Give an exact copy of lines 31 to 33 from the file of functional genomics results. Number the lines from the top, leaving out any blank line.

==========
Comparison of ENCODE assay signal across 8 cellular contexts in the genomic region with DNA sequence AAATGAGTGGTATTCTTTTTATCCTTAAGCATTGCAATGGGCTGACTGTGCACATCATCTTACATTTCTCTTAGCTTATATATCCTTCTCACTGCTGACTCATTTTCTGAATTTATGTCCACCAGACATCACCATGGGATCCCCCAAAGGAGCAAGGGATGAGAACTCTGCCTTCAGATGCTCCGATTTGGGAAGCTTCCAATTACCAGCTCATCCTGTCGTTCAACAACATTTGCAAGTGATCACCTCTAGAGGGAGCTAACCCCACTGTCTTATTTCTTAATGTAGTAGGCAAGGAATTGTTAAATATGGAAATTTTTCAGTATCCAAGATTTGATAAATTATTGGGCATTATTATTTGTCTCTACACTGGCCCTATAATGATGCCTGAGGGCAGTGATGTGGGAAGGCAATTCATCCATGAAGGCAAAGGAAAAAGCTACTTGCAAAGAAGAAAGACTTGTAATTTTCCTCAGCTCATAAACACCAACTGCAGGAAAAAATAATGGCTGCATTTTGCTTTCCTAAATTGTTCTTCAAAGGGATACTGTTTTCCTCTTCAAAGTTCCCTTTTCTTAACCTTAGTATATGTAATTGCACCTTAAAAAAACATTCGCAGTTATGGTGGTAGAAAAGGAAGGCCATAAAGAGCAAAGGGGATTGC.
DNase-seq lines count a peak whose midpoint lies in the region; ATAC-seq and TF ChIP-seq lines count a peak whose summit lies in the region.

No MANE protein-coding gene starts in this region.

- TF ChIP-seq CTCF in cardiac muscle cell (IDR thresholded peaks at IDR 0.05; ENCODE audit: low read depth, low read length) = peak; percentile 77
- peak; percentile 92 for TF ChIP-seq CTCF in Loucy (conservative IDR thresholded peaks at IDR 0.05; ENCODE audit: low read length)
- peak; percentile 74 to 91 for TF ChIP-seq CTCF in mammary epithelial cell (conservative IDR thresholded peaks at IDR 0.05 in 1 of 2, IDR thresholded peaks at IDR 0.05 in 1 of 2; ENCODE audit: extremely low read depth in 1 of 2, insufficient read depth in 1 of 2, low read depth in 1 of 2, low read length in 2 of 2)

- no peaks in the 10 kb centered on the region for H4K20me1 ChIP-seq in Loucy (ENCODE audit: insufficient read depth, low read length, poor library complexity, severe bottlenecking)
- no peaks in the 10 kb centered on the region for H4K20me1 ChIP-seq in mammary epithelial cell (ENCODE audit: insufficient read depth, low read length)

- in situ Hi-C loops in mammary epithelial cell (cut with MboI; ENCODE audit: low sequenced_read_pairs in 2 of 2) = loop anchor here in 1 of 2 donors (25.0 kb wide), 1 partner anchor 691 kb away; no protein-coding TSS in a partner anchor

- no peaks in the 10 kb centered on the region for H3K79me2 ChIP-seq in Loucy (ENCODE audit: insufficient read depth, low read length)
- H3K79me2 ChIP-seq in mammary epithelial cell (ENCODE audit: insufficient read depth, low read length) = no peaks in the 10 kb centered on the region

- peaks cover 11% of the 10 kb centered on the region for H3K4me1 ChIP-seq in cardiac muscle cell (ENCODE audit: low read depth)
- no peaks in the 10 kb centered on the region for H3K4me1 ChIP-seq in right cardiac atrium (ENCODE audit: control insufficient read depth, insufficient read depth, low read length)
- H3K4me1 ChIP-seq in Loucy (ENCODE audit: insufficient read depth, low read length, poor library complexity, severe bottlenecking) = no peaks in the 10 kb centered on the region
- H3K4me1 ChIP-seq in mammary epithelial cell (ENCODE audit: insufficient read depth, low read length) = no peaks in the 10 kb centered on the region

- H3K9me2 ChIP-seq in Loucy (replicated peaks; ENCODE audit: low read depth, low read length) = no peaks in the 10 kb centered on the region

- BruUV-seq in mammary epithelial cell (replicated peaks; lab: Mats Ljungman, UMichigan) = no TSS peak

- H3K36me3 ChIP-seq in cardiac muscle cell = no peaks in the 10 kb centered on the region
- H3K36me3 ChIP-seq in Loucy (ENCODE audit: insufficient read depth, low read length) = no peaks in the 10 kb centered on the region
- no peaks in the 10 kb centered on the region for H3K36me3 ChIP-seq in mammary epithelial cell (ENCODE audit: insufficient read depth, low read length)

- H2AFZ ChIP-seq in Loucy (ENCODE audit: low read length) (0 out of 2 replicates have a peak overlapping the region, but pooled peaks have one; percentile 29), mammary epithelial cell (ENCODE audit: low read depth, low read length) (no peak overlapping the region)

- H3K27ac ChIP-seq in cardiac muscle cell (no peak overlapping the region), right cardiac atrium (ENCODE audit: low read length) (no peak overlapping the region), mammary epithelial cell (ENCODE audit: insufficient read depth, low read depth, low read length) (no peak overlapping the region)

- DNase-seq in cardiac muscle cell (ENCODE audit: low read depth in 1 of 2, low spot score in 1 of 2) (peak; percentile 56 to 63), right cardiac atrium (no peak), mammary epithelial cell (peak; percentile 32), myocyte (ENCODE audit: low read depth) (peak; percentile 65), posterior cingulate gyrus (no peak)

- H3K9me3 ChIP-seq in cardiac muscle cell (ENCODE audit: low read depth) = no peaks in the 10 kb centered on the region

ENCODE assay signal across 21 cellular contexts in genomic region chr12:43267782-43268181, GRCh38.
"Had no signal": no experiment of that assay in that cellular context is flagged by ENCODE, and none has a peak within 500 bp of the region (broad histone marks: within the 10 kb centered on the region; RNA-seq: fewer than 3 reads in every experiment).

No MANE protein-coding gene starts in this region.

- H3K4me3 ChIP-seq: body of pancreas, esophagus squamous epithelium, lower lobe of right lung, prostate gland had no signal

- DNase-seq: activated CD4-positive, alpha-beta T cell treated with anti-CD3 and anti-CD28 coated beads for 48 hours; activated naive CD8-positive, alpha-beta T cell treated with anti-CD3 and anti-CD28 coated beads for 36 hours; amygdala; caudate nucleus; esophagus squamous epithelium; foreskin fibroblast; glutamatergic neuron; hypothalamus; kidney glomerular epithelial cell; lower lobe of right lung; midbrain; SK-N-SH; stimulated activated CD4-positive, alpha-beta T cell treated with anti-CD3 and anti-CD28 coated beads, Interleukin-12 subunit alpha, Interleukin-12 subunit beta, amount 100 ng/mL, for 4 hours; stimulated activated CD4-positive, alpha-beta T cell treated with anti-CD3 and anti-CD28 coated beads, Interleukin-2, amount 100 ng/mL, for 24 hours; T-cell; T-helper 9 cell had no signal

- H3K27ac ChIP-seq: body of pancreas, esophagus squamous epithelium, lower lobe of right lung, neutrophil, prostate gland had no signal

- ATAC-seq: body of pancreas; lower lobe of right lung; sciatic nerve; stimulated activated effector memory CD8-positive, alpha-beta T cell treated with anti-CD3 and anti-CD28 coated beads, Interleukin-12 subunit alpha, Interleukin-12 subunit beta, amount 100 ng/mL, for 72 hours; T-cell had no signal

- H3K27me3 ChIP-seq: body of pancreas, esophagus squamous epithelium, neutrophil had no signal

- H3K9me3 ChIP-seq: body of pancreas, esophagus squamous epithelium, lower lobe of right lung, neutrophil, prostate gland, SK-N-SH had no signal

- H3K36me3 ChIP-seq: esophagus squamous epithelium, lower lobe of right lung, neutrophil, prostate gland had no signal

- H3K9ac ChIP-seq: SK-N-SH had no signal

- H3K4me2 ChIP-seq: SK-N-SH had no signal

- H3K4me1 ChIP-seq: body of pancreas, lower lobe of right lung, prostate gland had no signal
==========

- ATAC-seq: body of pancreas; lower lobe of right lung; sciatic nerve; stimulated activated effector memory CD8-positive, alpha-beta T cell treated with anti-CD3 and anti-CD28 coated beads, Interleukin-12 subunit alpha, Interleukin-12 subunit beta, amount 100 ng/mL, for 72 hours; T-cell had no signal

- H3K27me3 ChIP-seq: body of pancreas, esophagus squamous epithelium, neutrophil had no signal

- H3K9me3 ChIP-seq: body of pancreas, esophagus squamous epithelium, lower lobe of right lung, neutrophil, prostate gland, SK-N-SH had no signal